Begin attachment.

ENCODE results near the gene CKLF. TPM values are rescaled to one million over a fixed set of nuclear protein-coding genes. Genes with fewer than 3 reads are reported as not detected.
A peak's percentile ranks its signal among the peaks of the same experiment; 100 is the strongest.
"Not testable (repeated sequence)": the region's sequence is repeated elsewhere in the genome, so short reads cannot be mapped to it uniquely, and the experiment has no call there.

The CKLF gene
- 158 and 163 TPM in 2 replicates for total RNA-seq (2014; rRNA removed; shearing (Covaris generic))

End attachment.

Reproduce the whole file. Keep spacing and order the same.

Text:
ENCODE results near the gene CKLF. TPM values are rescaled to one million over a fixed set of nuclear protein-coding genes. Genes with fewer than 3 reads are reported as not detected.
A peak's percentile ranks its signal among the peaks of the same experiment; 100 is the strongest.
"Not testable (repeated sequence)": the region's sequence is repeated elsewhere in the genome, so short reads cannot be mapped to it uniquely, and the experiment has no call there.

The CKLF gene
- 158 and 163 TPM in 2 replicates for total RNA-seq (2014; rRNA removed; shearing (Covaris generic))